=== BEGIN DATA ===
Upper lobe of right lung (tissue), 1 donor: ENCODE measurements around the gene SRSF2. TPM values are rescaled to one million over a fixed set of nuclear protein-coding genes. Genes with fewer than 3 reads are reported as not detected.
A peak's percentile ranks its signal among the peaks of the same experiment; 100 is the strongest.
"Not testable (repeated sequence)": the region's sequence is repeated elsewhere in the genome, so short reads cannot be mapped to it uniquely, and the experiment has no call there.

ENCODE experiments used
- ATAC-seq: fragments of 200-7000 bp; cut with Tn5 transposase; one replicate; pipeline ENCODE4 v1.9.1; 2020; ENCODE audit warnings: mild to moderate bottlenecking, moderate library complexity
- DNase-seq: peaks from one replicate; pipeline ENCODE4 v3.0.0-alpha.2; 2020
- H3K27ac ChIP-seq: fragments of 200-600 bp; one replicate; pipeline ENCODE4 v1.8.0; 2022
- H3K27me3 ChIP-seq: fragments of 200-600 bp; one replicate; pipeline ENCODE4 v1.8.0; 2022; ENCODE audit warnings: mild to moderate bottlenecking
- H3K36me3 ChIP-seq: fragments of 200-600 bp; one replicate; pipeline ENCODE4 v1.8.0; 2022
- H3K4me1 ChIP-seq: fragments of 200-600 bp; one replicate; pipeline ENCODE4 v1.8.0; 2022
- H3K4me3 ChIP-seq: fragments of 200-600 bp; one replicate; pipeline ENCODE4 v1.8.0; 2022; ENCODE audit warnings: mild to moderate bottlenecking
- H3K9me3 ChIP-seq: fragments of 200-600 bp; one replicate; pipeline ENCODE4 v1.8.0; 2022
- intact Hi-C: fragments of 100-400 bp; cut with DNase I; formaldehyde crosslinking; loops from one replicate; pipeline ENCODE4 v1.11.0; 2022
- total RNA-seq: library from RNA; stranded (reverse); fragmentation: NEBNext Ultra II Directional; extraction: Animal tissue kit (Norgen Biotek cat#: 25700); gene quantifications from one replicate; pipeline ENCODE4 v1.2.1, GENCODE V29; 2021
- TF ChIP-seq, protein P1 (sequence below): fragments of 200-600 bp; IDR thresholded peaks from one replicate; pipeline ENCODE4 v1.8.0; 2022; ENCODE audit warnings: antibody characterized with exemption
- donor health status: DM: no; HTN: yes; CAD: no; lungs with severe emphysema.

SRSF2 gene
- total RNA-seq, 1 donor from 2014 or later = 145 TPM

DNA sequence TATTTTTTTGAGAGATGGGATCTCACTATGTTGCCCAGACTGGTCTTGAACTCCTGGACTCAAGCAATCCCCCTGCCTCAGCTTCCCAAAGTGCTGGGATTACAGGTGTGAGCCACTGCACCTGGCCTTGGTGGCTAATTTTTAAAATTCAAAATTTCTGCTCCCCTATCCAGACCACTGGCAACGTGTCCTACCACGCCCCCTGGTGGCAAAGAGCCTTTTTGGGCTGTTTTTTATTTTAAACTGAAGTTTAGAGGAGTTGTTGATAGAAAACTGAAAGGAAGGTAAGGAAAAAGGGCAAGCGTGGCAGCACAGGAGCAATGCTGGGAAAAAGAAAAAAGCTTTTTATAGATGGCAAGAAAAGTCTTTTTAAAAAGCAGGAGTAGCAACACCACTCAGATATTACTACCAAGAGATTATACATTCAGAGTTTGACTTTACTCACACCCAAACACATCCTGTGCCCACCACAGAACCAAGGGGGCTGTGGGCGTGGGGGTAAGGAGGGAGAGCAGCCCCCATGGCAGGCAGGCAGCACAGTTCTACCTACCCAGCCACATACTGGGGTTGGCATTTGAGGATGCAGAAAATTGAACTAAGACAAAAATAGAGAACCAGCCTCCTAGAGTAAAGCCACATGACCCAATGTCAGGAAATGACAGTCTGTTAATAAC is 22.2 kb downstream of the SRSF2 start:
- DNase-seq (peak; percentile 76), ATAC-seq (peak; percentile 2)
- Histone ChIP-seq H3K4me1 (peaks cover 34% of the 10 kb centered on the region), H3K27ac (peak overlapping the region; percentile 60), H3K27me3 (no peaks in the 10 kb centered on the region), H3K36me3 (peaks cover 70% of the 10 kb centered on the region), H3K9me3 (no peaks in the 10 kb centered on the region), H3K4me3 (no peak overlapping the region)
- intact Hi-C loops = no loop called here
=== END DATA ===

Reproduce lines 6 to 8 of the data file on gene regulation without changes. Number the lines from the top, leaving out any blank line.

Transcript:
- DNase-seq: peaks from one replicate; pipeline ENCODE4 v3.0.0-alpha.2; 2020
- H3K27ac ChIP-seq: fragments of 200-600 bp; one replicate; pipeline ENCODE4 v1.8.0; 2022
- H3K27me3 ChIP-seq: fragments of 200-600 bp; one replicate; pipeline ENCODE4 v1.8.0; 2022; ENCODE audit warnings: mild to moderate bottlenecking